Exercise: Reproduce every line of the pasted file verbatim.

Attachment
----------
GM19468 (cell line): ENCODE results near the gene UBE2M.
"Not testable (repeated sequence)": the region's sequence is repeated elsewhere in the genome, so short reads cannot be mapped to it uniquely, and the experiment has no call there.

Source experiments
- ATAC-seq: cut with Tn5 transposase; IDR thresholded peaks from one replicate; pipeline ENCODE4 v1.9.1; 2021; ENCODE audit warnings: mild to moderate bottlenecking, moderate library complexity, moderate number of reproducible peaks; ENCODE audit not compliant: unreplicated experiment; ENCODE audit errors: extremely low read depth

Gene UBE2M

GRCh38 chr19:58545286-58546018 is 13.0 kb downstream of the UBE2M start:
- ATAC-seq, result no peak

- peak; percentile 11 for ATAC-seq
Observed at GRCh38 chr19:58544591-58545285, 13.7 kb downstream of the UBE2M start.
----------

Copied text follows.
GM19468 (cell line): ENCODE results near the gene UBE2M.
"Not testable (repeated sequence)": the region's sequence is repeated elsewhere in the genome, so short reads cannot be mapped to it uniquely, and the experiment has no call there.

Source experiments
- ATAC-seq: cut with Tn5 transposase; IDR thresholded peaks from one replicate; pipeline ENCODE4 v1.9.1; 2021; ENCODE audit warnings: mild to moderate bottlenecking, moderate library complexity, moderate number of reproducible peaks; ENCODE audit not compliant: unreplicated experiment; ENCODE audit errors: extremely low read depth

Gene UBE2M

GRCh38 chr19:58545286-58546018 is 13.0 kb downstream of the UBE2M start:
- ATAC-seq, result no peak

- peak; percentile 11 for ATAC-seq
Observed at GRCh38 chr19:58544591-58545285, 13.7 kb downstream of the UBE2M start.